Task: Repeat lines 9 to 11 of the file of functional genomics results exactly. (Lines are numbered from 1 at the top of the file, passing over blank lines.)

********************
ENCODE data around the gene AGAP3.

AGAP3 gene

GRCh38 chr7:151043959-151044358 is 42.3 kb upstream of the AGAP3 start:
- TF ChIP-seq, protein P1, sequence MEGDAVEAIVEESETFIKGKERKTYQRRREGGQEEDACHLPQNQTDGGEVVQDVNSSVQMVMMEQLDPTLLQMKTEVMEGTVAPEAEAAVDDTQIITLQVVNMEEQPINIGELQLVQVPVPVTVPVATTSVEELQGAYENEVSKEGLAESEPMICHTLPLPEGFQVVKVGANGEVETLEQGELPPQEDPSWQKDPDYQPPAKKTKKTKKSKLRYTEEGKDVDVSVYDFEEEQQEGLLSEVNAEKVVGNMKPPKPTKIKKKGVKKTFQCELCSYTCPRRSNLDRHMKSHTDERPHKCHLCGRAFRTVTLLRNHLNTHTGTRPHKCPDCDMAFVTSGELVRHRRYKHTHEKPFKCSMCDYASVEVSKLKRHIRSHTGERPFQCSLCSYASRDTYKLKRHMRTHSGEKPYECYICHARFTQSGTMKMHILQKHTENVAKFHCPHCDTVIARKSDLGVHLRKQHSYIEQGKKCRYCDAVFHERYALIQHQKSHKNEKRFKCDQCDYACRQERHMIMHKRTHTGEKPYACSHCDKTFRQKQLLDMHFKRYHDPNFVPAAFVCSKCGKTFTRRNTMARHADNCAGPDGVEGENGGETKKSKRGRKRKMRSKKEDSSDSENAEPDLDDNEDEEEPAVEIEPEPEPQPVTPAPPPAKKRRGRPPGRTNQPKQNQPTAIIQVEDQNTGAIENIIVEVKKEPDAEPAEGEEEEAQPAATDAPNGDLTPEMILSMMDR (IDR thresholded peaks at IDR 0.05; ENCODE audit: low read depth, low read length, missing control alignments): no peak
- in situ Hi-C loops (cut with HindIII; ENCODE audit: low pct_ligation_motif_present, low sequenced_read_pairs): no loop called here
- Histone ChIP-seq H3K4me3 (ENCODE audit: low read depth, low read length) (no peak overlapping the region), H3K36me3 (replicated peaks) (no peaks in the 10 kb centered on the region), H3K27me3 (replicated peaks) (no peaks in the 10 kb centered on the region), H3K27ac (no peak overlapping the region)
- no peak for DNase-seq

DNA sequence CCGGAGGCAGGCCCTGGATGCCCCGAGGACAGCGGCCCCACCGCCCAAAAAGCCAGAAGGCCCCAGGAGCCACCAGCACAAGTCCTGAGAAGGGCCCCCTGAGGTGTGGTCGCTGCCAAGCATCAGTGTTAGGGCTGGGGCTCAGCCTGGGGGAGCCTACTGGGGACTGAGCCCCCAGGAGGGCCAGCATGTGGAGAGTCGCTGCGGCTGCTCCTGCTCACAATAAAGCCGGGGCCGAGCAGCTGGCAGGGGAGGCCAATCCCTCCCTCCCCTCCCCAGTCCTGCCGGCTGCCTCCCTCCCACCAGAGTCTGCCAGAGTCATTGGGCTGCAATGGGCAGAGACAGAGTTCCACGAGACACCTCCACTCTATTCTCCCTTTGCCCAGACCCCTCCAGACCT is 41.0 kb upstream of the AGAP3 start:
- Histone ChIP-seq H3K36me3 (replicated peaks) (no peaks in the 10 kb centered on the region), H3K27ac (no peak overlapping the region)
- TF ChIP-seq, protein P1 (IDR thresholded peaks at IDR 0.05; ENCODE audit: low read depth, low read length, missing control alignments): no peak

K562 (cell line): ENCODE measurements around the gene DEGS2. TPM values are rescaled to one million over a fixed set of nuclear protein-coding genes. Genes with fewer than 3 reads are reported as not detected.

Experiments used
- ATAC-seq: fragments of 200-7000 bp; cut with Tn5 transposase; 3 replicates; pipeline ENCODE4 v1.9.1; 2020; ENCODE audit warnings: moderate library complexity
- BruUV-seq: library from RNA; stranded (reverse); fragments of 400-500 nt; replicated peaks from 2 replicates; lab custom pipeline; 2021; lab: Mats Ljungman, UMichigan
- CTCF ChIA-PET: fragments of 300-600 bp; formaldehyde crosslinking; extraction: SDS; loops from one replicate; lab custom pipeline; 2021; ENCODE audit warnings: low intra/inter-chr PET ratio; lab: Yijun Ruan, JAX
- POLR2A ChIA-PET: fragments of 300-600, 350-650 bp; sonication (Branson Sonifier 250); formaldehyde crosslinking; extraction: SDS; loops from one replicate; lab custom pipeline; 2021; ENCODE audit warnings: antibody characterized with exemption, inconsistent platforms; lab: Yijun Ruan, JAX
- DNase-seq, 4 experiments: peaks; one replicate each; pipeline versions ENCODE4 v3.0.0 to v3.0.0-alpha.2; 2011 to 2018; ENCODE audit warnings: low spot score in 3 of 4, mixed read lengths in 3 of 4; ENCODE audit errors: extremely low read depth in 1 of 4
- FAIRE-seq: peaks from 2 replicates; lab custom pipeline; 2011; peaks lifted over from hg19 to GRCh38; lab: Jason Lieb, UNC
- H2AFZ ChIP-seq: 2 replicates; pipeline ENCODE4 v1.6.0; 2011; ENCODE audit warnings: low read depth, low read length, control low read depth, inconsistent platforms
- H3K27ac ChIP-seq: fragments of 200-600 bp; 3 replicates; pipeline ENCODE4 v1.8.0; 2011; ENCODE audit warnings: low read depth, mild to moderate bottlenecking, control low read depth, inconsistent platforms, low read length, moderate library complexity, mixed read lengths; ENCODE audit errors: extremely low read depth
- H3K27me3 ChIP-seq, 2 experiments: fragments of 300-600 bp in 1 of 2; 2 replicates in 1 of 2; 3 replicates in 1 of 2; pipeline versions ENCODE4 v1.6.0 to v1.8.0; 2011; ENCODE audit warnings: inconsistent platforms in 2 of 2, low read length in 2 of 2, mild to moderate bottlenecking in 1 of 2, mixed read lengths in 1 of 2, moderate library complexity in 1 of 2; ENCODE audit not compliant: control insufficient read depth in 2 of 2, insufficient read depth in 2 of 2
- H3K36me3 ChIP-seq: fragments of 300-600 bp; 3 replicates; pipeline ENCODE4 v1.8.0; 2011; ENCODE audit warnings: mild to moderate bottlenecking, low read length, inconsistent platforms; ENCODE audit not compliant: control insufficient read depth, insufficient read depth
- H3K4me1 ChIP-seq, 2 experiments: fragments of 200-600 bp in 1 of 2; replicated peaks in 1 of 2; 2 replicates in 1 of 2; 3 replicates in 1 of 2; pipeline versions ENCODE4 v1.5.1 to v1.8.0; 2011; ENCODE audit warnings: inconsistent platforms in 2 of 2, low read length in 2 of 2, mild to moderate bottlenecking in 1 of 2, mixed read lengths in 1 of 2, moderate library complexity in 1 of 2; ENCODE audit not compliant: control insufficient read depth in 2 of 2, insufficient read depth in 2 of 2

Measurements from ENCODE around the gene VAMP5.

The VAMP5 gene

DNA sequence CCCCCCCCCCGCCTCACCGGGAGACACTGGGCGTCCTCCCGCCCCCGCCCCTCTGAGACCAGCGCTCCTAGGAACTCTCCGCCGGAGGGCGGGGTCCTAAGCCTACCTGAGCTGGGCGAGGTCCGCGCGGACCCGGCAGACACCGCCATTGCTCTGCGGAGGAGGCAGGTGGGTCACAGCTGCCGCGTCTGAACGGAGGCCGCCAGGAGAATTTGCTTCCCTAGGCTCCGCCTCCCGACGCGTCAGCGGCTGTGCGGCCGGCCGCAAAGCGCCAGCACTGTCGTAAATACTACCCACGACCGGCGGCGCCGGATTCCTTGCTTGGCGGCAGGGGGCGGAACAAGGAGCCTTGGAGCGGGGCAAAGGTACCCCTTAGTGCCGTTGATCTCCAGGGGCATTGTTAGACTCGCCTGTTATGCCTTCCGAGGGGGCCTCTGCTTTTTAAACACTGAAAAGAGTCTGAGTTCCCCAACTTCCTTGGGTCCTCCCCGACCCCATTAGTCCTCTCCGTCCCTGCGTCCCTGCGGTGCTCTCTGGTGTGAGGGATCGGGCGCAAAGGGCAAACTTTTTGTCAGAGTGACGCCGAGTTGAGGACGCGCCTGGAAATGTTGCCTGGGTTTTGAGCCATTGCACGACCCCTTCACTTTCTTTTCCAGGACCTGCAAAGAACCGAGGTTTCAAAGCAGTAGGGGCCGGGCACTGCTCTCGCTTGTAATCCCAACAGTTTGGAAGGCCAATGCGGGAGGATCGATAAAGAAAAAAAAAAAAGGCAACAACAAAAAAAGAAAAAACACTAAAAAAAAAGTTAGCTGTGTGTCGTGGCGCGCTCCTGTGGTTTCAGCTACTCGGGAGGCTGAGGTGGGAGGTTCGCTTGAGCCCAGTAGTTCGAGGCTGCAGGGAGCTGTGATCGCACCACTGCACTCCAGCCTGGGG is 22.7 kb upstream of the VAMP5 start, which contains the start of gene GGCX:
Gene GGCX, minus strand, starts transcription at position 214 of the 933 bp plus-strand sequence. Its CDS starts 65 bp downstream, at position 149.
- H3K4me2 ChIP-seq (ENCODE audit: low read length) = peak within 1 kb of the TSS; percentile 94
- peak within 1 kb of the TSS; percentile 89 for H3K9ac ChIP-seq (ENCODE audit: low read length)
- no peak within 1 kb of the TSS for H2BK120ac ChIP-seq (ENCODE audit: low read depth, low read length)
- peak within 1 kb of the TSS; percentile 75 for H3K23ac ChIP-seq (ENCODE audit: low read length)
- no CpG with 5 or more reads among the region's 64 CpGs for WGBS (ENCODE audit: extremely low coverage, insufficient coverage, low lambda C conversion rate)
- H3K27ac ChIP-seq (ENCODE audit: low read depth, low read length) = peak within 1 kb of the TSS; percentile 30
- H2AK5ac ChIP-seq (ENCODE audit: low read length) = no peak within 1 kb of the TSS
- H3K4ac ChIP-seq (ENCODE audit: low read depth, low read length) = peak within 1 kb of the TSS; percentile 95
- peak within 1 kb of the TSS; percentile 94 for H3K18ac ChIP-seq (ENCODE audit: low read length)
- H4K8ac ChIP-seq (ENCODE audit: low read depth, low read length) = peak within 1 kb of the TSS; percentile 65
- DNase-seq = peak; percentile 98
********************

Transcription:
- Histone ChIP-seq H3K36me3 (replicated peaks) (no peaks in the 10 kb centered on the region), H3K27ac (no peak overlapping the region)
- TF ChIP-seq, protein P1 (IDR thresholded peaks at IDR 0.05; ENCODE audit: low read depth, low read length, missing control alignments): no peak

K562 (cell line): ENCODE measurements around the gene DEGS2. TPM values are rescaled to one million over a fixed set of nuclear protein-coding genes. Genes with fewer than 3 reads are reported as not detected.